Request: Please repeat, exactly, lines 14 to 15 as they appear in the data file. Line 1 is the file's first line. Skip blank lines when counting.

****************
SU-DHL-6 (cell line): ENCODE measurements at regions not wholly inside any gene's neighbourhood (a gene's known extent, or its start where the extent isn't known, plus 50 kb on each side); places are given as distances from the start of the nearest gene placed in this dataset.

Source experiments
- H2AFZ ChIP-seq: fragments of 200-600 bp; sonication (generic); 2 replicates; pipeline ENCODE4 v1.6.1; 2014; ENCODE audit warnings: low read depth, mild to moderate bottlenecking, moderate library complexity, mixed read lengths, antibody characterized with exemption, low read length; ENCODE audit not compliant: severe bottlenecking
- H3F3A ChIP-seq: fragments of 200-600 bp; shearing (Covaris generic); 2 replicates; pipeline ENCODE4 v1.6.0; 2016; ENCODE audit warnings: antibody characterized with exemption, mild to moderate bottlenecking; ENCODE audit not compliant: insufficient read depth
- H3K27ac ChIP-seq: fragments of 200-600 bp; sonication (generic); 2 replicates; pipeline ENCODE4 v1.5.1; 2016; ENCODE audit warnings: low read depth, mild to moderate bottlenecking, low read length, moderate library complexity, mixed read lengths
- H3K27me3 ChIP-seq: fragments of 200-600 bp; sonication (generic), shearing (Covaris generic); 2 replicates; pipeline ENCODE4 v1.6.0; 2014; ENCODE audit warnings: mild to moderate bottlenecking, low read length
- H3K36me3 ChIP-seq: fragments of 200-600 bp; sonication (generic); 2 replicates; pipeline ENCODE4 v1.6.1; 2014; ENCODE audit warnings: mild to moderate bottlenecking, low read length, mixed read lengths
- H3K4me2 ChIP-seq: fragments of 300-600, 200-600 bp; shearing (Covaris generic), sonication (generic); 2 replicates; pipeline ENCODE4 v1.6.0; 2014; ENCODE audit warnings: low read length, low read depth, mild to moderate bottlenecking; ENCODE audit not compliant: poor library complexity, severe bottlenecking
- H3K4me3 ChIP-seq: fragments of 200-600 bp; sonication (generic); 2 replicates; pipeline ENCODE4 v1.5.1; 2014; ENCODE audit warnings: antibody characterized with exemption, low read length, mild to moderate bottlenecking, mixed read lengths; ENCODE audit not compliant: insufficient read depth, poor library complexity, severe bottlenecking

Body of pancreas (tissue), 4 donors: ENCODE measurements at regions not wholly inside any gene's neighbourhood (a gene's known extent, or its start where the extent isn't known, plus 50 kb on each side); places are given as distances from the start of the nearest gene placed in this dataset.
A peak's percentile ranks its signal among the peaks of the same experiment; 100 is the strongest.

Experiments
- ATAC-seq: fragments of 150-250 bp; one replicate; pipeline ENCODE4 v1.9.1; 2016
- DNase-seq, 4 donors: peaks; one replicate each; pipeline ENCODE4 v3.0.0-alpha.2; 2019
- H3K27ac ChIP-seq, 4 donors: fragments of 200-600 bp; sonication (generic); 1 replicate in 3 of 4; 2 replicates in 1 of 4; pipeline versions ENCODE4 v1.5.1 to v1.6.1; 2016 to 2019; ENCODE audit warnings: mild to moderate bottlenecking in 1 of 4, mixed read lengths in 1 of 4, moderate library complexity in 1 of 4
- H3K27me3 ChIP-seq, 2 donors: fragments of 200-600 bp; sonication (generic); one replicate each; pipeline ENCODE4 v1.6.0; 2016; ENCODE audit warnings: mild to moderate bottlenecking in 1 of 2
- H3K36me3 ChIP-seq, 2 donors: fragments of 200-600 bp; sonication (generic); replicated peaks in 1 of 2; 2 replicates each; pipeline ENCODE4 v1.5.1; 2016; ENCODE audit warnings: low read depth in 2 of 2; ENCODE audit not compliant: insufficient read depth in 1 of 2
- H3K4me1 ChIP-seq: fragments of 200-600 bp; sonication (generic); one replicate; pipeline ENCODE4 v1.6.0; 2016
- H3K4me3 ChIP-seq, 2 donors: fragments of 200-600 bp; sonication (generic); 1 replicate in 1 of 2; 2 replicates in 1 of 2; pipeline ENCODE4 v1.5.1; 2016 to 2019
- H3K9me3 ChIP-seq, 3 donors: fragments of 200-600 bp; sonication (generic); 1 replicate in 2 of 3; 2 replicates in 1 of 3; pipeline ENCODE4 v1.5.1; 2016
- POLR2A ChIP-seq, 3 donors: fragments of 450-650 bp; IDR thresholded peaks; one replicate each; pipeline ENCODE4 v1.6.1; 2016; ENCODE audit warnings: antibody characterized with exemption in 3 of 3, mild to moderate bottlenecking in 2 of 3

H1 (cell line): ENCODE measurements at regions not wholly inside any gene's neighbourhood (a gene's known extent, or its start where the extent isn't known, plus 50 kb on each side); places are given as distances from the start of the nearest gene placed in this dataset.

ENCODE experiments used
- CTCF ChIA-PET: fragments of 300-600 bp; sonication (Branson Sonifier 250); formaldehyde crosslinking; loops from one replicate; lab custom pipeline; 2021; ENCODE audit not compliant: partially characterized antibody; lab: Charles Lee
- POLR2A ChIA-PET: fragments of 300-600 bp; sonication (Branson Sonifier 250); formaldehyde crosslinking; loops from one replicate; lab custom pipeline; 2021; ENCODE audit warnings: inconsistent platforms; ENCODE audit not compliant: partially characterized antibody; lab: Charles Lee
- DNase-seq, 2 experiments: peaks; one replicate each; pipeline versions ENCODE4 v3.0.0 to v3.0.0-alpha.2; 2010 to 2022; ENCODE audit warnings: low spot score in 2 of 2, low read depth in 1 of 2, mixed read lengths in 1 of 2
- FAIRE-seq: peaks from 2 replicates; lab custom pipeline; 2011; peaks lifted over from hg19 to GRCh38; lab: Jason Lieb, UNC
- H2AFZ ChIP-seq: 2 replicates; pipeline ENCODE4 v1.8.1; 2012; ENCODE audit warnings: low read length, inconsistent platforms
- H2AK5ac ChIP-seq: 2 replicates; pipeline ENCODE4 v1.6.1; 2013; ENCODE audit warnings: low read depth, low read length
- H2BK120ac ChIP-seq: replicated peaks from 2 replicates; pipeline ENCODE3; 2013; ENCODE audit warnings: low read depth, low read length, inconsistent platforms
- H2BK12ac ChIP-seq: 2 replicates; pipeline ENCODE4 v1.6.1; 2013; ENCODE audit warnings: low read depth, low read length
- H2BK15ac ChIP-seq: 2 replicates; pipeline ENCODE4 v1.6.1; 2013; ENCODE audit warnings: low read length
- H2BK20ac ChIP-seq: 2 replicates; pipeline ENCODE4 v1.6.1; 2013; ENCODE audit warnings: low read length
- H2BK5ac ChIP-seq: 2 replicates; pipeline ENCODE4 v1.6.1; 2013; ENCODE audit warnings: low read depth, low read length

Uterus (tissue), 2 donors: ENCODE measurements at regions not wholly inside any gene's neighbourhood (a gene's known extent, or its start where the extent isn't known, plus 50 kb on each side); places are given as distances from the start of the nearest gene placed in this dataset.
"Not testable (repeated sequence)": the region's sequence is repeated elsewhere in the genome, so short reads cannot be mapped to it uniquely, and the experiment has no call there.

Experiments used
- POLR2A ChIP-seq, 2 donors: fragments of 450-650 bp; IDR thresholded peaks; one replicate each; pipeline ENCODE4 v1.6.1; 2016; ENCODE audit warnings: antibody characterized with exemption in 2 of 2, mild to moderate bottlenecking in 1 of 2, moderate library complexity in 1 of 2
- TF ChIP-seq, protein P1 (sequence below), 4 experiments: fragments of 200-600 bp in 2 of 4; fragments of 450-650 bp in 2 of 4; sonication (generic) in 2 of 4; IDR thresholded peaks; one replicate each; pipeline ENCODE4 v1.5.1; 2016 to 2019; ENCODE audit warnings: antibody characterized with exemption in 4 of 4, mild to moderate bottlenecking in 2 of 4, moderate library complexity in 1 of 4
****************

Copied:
- DNase-seq, 4 donors: peaks; one replicate each; pipeline ENCODE4 v3.0.0-alpha.2; 2019
- H3K27ac ChIP-seq, 4 donors: fragments of 200-600 bp; sonication (generic); 1 replicate in 3 of 4; 2 replicates in 1 of 4; pipeline versions ENCODE4 v1.5.1 to v1.6.1; 2016 to 2019; ENCODE audit warnings: mild to moderate bottlenecking in 1 of 4, mixed read lengths in 1 of 4, moderate library complexity in 1 of 4